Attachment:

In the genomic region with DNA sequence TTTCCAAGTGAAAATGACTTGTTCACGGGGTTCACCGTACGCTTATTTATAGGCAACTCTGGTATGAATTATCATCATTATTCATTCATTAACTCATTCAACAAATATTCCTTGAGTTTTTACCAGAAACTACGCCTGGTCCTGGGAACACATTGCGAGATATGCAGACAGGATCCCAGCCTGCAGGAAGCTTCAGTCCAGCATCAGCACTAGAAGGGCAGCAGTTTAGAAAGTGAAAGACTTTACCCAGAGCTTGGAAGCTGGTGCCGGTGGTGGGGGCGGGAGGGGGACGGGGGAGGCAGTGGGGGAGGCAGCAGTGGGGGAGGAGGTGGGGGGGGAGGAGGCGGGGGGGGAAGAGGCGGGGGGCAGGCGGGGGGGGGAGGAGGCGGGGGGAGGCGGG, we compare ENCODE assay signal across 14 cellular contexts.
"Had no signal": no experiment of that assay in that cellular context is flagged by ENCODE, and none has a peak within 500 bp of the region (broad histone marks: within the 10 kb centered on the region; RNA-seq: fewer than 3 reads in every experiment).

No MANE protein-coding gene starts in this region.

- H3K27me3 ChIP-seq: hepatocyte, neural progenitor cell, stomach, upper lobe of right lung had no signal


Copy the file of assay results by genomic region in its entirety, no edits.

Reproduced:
In the genomic region with DNA sequence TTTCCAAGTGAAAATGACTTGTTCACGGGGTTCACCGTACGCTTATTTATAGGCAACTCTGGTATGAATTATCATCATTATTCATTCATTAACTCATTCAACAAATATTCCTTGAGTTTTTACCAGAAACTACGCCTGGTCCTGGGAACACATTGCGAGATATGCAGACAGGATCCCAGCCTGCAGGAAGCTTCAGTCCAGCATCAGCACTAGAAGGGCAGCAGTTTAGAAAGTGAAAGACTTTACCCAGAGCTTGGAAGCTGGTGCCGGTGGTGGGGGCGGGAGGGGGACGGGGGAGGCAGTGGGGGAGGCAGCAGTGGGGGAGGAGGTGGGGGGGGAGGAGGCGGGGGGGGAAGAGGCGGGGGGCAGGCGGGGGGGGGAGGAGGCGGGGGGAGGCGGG, we compare ENCODE assay signal across 14 cellular contexts.
"Had no signal": no experiment of that assay in that cellular context is flagged by ENCODE, and none has a peak within 500 bp of the region (broad histone marks: within the 10 kb centered on the region; RNA-seq: fewer than 3 reads in every experiment).

No MANE protein-coding gene starts in this region.

- H3K27me3 ChIP-seq: hepatocyte, neural progenitor cell, stomach, upper lobe of right lung had no signal